Thursday, August 27, 2009

Self Care 101

Self-care is about learning how to go:

from being busy and dizzy to being calm and centered,
from worried and stressed to safe and relaxed,
from too busy to take care of me to allowing myself what I need,

from guilt about being selfish to the deep Ahh of satisfaction,
from being on edge all the time to being calm in the belly
from feeling confused and not knowing who I am to feeling self-assured and at peace

from overworking, workaholic with no time for me to a balanced life of work love play rest
from perpetual do-gooder who can't say no to accepting my limits gracefully
from harsh unforgiving perfectionist to compassionate, gentle, caring for my body and soul,

from broken to whole
from not OK to OK

accepting my light and dark.

Do a mental checklist, a body scan right now, and find your center by slowing down your out breath. Reflect on this message: Being good to myself means......

Be good to yourself today!


Sunday, August 23, 2009

Light & Dark poem

caffeine itch in my veins tonight
I try to scratch out the wildness
my dark sister, can’t tame her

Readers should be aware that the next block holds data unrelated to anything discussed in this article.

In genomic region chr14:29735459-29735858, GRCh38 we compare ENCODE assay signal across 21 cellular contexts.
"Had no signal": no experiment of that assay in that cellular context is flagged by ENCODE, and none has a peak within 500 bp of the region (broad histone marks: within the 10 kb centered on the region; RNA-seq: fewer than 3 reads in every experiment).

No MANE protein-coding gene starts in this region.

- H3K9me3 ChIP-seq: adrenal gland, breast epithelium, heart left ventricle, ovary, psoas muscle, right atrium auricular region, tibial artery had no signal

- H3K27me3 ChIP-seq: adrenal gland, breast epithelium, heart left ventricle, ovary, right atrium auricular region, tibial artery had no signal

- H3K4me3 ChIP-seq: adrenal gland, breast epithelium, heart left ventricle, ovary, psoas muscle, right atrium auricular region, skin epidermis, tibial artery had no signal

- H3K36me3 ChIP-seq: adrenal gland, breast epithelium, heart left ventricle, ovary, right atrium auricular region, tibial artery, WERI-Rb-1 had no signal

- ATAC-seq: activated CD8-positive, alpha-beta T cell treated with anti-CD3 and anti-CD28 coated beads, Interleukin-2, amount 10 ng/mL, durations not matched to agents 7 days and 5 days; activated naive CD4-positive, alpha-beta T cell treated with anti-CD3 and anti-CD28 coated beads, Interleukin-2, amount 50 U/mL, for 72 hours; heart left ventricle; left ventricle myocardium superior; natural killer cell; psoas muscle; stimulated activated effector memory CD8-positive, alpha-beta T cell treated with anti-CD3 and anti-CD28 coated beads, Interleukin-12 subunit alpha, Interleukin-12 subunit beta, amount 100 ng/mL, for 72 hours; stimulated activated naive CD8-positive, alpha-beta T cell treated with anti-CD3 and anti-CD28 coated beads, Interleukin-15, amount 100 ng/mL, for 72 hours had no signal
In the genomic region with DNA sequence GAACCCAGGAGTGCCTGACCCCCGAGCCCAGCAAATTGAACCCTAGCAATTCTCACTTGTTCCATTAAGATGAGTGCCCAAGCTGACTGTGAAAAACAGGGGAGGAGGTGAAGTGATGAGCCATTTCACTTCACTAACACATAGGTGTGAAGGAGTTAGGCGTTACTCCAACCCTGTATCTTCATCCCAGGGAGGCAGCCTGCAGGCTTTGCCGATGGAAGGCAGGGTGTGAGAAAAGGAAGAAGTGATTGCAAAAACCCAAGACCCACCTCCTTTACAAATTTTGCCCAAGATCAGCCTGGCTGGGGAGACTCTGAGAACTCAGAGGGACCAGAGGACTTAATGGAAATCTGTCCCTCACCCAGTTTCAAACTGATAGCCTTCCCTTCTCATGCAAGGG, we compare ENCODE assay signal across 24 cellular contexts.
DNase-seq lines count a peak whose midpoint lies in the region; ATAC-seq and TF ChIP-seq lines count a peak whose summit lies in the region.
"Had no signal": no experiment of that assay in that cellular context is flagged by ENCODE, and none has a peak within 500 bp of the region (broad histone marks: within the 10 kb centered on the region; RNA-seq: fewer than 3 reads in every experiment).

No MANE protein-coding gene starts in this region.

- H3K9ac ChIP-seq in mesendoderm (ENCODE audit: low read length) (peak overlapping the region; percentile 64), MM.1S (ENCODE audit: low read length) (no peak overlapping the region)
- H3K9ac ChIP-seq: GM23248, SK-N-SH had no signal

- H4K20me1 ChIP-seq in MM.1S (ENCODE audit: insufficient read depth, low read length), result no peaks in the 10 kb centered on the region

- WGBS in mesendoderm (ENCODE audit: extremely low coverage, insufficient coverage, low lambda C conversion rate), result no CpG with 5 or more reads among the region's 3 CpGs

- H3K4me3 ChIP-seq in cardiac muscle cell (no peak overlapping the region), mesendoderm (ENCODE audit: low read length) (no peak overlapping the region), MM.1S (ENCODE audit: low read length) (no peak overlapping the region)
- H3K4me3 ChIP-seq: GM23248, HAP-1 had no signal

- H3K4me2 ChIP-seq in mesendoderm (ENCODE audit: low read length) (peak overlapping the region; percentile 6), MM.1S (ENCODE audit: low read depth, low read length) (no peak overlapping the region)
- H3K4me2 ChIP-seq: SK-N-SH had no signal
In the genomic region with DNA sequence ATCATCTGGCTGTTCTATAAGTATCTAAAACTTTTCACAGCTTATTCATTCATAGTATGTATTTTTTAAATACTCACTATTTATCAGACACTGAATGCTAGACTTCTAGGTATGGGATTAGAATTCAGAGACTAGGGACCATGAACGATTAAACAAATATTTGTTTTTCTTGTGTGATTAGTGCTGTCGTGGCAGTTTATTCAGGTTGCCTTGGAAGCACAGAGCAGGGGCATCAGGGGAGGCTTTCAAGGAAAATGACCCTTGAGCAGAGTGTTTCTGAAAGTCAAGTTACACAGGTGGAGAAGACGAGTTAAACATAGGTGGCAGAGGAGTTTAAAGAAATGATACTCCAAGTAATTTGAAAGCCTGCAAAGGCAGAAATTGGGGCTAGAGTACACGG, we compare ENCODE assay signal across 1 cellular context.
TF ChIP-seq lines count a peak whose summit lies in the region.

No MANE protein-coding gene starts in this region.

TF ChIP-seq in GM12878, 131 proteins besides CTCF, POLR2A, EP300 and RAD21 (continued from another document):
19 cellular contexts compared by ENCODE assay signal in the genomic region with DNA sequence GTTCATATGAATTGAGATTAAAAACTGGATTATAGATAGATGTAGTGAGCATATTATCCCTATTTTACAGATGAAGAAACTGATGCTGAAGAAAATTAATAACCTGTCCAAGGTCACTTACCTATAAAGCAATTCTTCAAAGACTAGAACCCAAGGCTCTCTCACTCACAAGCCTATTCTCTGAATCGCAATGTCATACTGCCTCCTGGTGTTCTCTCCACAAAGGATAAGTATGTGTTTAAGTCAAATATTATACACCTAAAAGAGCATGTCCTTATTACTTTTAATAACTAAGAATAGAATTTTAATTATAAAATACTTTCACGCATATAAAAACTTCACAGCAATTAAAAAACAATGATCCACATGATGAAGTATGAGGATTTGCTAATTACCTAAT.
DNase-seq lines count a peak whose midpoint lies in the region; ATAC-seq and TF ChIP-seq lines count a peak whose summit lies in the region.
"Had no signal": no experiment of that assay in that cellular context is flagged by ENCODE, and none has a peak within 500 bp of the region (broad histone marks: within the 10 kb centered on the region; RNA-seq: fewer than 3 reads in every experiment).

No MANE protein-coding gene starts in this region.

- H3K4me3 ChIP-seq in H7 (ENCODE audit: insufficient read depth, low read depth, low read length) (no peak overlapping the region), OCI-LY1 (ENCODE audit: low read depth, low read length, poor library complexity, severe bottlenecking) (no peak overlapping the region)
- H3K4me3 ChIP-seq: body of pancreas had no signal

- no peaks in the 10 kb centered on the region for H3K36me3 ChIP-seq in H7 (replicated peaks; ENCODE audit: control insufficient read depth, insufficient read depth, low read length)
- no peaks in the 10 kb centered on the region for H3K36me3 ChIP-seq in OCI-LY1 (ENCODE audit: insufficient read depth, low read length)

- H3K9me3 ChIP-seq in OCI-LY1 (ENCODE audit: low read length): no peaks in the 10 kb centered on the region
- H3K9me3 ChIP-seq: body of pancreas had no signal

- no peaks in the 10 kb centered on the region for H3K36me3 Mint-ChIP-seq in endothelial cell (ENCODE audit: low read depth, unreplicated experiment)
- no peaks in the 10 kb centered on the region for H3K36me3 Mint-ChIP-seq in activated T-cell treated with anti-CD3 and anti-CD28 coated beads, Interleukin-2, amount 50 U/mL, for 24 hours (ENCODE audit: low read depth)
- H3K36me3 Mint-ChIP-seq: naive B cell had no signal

so I will her away
back to the lump
in my throat where she festers
tosses and turns me over

when I wake at night, my son
hears my thoughts, wakes & worries
my spirit might not take him
with me as I flit through
a slit in the walls, float up, away
he fights sleep, says
I’m a boy
I’m awake
I don’ wanna sleep
don’ wanna sleep

I pick him up, put him where I want him
he moves somewhere else, we change beds
three times, from his new big bed
to baby’s crib
to momma’s bed
ah back to mommy, safety, womb
he would crawl back into, little tyrant
with a suce in his mouth
jealous of Caitie’s spot at my breast

she is my love my all-sight
my moon in the sleepless night
he is wild but I’m setting him straight
fighting his 2 year old will

time to give up this battle